The social media platform TikTok has firmly established itself as one of the leading Gen Z social media channels, boasting over one billion monthly active users worldwide. Its fast-paced, easy viewing content allows creators to upload catchy videos that correspond to both their interests and short-lived attention spans.
One element that has seen a steady rise in usage on the platform is sustainably-based content. Brands have begun implementing the theme into their strategies as a way to connect with the desired Gen Z customer group through a new means of communication.
“Brands use TikTok as a platform to expand their definition of sustainability,” noted Emily Huggard in a conversation with FashionUnited. The assistant professor at Parsons School of Design in New York has extensively studied the medium and how brands use it for sustainable means, outlining the benefits and disadvantages of taking their eco-agenda to the widely popular platform.
She continued: “I think it impacts the connection brands have with their audience, in terms of creating a lifestyle and aesthetic. They are purchasing brands that align with their wider values and purpose surrounding sustainability and responsibility.”
Suggesting that TikTok has changed the aesthetics of sustainability, Huggard noted that the content shared is not just focused on consumption and buying. The emergence of do-it-yourself tutorials and vintage purchases has caused a shift in content, that turns sustainability into an aesthetic lifestyle choice.
As part of her study, Huggard recorded the roles brands take on when communicating this newfound sustainability to the digital-savvy users of the popular app. Relaying her thoughts and observations to FashionUnited, five particular functions stood out as the most used methods of communication.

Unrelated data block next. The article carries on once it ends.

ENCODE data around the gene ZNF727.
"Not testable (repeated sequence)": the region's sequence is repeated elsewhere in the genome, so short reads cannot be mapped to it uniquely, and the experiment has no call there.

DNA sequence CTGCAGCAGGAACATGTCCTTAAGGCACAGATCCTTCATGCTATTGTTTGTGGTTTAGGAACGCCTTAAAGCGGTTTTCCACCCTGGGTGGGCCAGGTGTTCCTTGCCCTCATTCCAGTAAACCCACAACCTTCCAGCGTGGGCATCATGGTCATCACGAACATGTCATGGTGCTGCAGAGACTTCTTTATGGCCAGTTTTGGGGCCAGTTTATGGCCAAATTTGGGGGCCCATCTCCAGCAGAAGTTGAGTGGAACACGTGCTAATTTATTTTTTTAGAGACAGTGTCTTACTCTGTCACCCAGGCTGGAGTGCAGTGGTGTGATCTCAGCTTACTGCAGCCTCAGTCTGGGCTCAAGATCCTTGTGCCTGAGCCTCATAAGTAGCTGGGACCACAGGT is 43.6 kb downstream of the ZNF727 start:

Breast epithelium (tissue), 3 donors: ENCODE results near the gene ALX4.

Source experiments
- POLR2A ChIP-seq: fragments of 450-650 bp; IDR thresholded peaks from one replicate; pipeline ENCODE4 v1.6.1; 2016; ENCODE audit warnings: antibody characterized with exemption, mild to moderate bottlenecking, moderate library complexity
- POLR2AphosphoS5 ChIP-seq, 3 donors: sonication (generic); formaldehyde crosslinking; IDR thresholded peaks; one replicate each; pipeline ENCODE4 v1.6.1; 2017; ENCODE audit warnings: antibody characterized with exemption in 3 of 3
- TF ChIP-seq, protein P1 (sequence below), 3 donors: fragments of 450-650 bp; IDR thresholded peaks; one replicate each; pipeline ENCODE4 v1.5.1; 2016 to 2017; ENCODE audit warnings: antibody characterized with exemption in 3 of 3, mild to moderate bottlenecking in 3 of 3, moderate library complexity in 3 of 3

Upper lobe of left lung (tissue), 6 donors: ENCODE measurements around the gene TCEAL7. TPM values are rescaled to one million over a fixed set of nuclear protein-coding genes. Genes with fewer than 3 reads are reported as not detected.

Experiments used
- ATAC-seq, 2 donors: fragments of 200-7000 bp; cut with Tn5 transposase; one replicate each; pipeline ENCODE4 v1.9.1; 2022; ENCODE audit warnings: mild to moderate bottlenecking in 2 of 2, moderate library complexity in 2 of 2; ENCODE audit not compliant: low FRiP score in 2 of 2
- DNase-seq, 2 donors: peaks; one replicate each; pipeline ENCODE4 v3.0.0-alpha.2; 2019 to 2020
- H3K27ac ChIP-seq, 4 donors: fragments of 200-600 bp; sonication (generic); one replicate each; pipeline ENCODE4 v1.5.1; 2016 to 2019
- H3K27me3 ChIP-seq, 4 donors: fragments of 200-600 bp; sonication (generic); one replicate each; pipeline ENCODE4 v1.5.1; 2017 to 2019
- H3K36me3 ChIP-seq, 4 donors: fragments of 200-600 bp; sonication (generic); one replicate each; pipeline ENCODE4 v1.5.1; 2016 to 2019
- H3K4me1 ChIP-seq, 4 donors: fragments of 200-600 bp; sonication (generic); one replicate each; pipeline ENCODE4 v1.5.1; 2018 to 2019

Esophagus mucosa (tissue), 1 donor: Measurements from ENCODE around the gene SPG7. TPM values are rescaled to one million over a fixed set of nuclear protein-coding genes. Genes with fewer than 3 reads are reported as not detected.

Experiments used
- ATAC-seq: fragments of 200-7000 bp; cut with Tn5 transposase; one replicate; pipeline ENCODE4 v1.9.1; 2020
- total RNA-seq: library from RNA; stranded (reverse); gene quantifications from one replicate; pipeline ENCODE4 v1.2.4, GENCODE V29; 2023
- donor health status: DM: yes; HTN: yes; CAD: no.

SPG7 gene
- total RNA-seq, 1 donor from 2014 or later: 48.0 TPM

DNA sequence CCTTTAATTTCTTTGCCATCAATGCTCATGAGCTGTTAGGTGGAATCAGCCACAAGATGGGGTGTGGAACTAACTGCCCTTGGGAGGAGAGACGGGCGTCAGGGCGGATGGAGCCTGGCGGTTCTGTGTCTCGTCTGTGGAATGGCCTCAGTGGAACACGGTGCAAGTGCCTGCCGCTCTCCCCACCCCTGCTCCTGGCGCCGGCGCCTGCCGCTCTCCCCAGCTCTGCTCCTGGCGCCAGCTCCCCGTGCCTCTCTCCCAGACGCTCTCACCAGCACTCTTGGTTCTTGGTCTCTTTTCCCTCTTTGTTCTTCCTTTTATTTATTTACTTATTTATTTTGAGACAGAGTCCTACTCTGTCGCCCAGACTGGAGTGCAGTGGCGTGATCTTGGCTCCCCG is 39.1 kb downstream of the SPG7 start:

“Education is a core part of promoting sustainable consumption on social media. However, it is not nuanced in nature, and is often used by the brands as a jumping-off point to inspire consumers to seek out more information.”
It is easy for brands to slip into the habit of sharing apocalyptic statistics around environmental degradation, which Huggard affirms are crucial but may not be the way to capture the attention of the younger generation.
Instead, brands like For Days use their platforms to give followers snippets of this information, among other videos centred more around entertainment. The brand, which requests shoppers to send in goods to be recycled in exchange for store credit, covers both bite-sized statistical information as well as details on how it recycles discarded clothing.
Similarly, on-demand clothing brand Alohas also shares light-hearted data on the industry, meanwhile promoting its sustainable business model. The label relays the benefits of shopping on-demand alongside instructional suggestions on how customers can make eco-conscious changes to other parts of their lives.
“Funny and engaging content approaches a topic that is educational in a way that makes it relevant to the consumer.”
Approaching such a topic can often come across as a heavy subject, so to keep the Gen Z audience engaged, a brand needs to adapt to their particular interests. Stella McCartney, for example, addressed the subject using people dressed in animal heads parading around the city, as a more lighthearted conversation starter.
Pangaia also took to the streets interviewing members of the public with entertaining and engaging questions, such as ideal materials to use for a puffer jacket - to which one participant replied: “marshmallows”. This relaxed manner allowed them to approach the topic of innovation and biomaterials in an optimistic way, making the topic more approachable to viewers.
Something Huggard also noted was the tendency for brands to lead with qualities of design and style before taking on an educational role. Once their desired aesthetics had been achieved, they then began to address sources and garment care.
The purpose of implementing this method is likely related to the specific usage of the app as an entertainment-based platform. Videos that were either aesthetically pleasing or entertaining tend to receive more engagement than educational ones. However, relating to viewers on a more emotional level bridges the gap between the two.
“Brands often lead with overly educational content which at times falls flat," noted Huggard. "TikTok is a place where people go to have fun and interact with friends, so they want that sort of engagement.”